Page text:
Obtaining industrial water and environmental permits in California can be as difficult as dodging freeway traffic at rush hour. A major meat packing plant can face even more regulatory logjams. But with the determination of an innovative beef company, One World Beef (OWB), the idled Brawley, Calif. packing plant could be processing cattle later this year.
On June 8, the Brawley City Council voted 5-0 in favor of OWB’s supply agreement to reopen the plant, closed since 2014. The agreement states that the city will provide OWB with potable water that meets all standards of the Federal Safe Drinking Act and California Safe Drinking Water Act.
OWB announced plans to buy the plant from major packer National Beef in April 2015. National had purchased the slaughter facility in 2006 from a group of California Imperial Valley feeding companies. That group pooled their resources to build the plant in 2001 to help guarantee the presence of a major regional packer.
When the supply of feeder cattle decreased nationwide, National closed the plant in June 2014. About 1,300 local jobs were impacted and feedyards lost their just-down-the-road packer. Pessimism was the norm across the beef industry.
However, OWB’s move to reopen the plant has restored hope to local feeders. Eric Brandt, the company’s CEO, says the company is optimistic about this opportunity to resume local beef slaughter and processing operations.
OWB, a sales and marketing platform, was formed by Brandt in 2013 to help provide more transparency to producers marketing beef and meat products globally. Brandt says OWB saw an opportunity to expand its operation and bring the local packer back online for regional feeders and to process cattle on a toll basis for niche producers like Brandt Beef.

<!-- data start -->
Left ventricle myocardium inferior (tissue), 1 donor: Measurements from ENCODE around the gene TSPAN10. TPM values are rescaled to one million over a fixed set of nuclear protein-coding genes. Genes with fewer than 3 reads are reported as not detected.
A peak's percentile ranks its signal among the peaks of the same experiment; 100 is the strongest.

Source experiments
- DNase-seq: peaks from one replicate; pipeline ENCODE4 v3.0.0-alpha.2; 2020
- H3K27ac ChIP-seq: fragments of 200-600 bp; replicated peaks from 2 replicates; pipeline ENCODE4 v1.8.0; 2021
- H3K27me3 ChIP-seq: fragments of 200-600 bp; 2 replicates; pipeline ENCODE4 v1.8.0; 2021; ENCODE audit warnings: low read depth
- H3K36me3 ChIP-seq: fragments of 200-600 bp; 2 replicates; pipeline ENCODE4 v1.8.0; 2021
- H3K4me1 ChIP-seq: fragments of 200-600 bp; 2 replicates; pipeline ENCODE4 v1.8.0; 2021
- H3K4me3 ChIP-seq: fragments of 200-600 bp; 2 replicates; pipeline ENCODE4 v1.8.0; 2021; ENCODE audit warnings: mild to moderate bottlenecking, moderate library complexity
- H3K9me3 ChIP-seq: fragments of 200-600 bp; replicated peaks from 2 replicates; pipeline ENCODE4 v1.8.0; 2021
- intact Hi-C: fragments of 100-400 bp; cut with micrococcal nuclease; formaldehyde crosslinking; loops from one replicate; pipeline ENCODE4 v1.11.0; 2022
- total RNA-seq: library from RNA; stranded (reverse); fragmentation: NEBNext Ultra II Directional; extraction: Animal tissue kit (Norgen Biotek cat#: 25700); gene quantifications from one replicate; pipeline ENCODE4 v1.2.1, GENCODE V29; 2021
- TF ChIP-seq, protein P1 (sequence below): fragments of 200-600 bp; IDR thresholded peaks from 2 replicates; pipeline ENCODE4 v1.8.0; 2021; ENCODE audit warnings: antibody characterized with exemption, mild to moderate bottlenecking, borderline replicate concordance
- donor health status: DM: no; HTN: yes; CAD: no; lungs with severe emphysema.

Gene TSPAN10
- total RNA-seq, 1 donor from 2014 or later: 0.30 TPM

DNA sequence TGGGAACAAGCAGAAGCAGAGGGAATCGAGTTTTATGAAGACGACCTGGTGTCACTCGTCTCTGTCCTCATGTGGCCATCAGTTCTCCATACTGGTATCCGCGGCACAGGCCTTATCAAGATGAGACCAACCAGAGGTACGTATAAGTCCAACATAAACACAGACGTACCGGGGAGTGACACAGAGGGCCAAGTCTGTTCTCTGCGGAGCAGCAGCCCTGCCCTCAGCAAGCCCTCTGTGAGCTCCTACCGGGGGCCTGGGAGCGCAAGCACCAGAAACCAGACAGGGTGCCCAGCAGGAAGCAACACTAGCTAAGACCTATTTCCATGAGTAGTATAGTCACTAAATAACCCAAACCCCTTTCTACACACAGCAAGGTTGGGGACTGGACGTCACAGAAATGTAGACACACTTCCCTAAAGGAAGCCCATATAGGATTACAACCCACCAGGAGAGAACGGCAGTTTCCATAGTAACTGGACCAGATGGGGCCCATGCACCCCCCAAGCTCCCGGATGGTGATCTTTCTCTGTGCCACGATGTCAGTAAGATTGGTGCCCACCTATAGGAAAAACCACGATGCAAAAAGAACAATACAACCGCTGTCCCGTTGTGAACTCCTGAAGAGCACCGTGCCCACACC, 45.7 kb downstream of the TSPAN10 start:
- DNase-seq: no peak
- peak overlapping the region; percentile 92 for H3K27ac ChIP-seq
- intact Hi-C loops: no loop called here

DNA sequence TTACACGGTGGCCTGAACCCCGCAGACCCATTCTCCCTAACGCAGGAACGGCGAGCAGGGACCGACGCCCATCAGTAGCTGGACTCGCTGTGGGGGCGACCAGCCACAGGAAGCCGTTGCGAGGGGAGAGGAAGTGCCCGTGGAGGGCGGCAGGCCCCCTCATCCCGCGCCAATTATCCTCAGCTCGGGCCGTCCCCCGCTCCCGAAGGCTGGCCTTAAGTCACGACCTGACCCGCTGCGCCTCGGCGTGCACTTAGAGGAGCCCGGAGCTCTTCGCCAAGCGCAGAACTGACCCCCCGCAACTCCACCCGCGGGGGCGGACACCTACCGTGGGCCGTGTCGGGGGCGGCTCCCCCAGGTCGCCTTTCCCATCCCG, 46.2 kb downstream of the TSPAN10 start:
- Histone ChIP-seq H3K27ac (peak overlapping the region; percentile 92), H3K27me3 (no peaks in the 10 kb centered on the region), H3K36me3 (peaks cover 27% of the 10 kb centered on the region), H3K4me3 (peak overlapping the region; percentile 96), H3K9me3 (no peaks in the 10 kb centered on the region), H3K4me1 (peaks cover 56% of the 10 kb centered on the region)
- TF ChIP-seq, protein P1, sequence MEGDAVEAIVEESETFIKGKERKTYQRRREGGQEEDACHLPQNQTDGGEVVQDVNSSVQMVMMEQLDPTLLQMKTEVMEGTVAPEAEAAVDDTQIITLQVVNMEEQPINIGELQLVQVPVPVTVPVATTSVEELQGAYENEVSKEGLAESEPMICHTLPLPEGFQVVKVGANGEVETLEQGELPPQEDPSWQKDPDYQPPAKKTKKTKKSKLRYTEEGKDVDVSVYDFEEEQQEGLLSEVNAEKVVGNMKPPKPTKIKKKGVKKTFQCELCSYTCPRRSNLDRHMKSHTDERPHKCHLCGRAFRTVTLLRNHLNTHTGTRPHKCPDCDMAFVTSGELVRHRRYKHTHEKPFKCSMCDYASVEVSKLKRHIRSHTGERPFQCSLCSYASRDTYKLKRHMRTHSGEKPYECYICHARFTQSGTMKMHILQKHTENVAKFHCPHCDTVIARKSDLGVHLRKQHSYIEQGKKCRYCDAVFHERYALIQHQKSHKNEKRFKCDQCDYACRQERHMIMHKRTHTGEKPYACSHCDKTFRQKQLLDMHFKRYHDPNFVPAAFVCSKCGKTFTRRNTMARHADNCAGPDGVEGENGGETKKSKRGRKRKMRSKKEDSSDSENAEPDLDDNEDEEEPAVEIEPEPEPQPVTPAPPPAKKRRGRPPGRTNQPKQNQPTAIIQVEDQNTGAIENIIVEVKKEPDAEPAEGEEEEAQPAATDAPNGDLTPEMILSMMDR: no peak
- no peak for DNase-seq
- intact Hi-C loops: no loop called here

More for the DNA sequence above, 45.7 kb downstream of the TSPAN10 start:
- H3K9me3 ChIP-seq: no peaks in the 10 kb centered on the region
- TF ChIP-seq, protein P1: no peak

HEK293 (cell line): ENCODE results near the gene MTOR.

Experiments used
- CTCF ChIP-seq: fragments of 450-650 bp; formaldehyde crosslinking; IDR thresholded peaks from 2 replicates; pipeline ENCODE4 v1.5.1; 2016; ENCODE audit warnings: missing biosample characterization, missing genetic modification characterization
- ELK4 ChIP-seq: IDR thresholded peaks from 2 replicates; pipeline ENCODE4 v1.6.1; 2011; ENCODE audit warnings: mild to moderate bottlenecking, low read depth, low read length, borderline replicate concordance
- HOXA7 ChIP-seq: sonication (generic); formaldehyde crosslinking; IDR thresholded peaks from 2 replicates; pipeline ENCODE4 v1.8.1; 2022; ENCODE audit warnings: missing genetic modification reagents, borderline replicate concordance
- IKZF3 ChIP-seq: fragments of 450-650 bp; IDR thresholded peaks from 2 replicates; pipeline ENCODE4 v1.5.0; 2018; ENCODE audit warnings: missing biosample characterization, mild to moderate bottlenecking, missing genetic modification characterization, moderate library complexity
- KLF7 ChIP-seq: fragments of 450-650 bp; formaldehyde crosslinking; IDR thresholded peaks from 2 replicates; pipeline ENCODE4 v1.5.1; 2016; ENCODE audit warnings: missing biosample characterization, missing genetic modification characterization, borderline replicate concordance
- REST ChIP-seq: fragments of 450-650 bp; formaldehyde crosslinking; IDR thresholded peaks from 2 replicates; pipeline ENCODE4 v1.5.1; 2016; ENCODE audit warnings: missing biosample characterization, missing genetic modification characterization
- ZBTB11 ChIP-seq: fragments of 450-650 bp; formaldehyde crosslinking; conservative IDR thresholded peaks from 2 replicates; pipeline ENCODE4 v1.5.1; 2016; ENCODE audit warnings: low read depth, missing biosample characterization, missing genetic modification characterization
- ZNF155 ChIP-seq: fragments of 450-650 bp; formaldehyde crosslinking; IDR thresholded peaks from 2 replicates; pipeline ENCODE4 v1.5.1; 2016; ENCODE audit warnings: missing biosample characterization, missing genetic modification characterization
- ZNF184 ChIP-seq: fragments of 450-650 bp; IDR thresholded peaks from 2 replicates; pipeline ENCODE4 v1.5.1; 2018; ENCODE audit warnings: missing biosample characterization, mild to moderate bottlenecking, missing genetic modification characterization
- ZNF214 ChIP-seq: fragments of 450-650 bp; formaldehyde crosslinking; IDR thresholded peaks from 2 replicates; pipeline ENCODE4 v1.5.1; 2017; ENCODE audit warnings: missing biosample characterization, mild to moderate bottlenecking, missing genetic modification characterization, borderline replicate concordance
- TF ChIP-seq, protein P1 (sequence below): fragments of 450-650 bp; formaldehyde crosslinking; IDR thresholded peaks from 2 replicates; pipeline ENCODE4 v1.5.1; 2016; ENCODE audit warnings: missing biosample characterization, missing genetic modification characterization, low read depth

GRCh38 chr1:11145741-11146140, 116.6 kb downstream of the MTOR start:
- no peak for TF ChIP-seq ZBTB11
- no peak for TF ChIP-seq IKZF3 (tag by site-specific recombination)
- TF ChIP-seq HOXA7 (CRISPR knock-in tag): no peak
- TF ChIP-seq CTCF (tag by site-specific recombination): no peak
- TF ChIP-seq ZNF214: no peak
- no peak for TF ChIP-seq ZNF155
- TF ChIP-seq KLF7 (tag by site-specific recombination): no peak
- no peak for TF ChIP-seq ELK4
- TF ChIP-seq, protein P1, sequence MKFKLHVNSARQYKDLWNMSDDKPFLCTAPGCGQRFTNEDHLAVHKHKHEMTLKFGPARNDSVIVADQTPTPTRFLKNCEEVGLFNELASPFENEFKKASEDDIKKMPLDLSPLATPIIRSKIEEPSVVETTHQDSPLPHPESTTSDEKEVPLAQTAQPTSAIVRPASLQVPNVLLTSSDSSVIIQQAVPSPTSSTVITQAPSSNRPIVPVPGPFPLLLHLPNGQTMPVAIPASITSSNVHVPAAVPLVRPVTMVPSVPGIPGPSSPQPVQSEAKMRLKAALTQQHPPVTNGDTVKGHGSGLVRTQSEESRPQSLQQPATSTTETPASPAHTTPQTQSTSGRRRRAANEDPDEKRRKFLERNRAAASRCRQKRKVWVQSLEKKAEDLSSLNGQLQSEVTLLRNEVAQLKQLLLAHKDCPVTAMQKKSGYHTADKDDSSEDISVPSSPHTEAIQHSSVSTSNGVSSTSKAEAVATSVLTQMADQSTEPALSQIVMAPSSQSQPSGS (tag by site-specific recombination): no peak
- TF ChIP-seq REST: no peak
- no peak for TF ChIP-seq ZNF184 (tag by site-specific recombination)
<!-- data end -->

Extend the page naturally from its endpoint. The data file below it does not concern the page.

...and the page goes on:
Brandt Beef is a premium beef program marketed through OWB. It has long been a staple in Imperial Valley agriculture. Brandt Beef’s “The True Natural” branded program will be a primary processing customer of the new OWB venture.
One World Beef is a relatively new market player. It is headquartered in Buena Park, Calif., just a few miles south of Disneyland, putting the company in the middle of the huge Los Angeles-Orange County food service and retail markets. Its premium cuts of natural beef also find their way onto fine dining menus from Boston to Hong Kong.
Its bold venture to take over the former National plant began with reams of local, state and federal regulations to meet. A big hurdle was an initial wastewater permit, finally issued by the Regional Water Quality Board this past March. Brandt says the enhanced water/wastewater agreement this month enables OWB to satisfy lender requirements.
“We are very excited to see the escrow close fast approaching so we can finally start to put the necessary refurbishments and deferred maintenance back into the facility,” Brandt says. “It’s a great beef processing facility with good ‘bones,’ and we look forward to bringing it back to life. Although it has taken over a year with extreme persistence just to get to this point, this is just the starting line.”
Along with processing Brandt Beef cattle, the plant will also serve as a local market for the area’s feedyards. Bill Brandenberg, long-time Imperial Valley feedyard operator, says reopening the plant would benefit all.
“Obviously, if we get the plant reopened it would be a big boost for the Imperial Valley,” says Brandenberg, who has leased his Meloland Cattle Co. feedyard to El Toro Land & Cattle Co. “With mostly long-fed Holsteins in area yards, we will be in the red much of the year. We need a place to go with cattle. It would be nothing but positive if they (OWB) were able to be the plant opened.”
Brandt says obtaining final permits has been a challenge. “It will still take us several months to get the plant refurbished and to begin processing cattle on a limited basis,” he says. “We’re prepared for the challenge and have assembled a great team.
We are grateful for the opportunity that we’ve been given and confident it will create some competitive advantages for the Southwest cattle industry.”
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